Jaws is regarded as the first blockbuster since it was the first movie to earn $100 million. When studios noticed Steven Spielberg's film was making a killing at theatres, they immediately wanted a piece of the action. Although Jaws performed well because it was suspenseful, well-paced, atmospheric, and terrifying, other studios just focused on one thing: the shark. In an attempt to capitalise on a popular trend, a slew of monster flicks came out in the 1970s and 1980s like Mako or Orca that were blatant rip-offs of Jaws.
More often than not, these imitators are so poorly put together, it's obvious they were rushed out just to make money. Sadly, this is a practise that has gone in Hollywood for decades. Countless trashy slashers have shamelessly copied the formula of Halloween, hoping to match its legacy. Found footage features are churned out all the time, trying to replicate the success of The Blair Witch Project.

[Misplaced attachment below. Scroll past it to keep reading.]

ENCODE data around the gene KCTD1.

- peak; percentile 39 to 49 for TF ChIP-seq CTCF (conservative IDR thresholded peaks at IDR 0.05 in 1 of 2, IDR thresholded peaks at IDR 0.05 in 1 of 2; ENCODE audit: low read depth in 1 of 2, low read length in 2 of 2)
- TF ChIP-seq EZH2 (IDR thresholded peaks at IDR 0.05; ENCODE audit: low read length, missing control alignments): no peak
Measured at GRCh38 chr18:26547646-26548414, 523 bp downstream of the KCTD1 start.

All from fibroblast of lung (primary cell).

Even though these imitations look like carbon copies of vastly superior films, some are better than they should be. Occasionally, they're better than the movie they're copying! The knock-off horrors on this list aren't going to get any points for originality but they're still worth checking out.
10. The Good Son
Knocked Off - The Bad Seed
In the early 1990s, Macaulay Culkin was everywhere. He wasn't just the biggest kid in Hollywood; he was one of the world's most famous people. Hits like Uncle Buck, My Girl, and Home Alone helped turn the child actor into a superstar.
But after playing the role of the mischievous troublemaker half a dozen times, you can understand why he wanted to take on a more challenging role. This mentality inspired Culkin to play a serial-killing teenager in the 1993 thriller, The Good Son. In the film, Mark, (who's played by a teenage Elijah Wood), stays with his aunt and uncle after his mother dies. Even though his cousin Henry welcomes him with open arms, Mark finds him to be unstable. As Henry starts to act more unhinged, Mark suspects his cousin is preparing to do something terrible to his family.
Unsurprisingly, critics couldn't help comparing The Good Son with the 1954 drama The Bad Seed which also focused on a murderous child. Even though The Bad Seed is superior in terms of suspense and atmosphere, The Good Son is still worth watching, solely to see Macaulay Culkin portraying a character more insidious that we're accustomed to.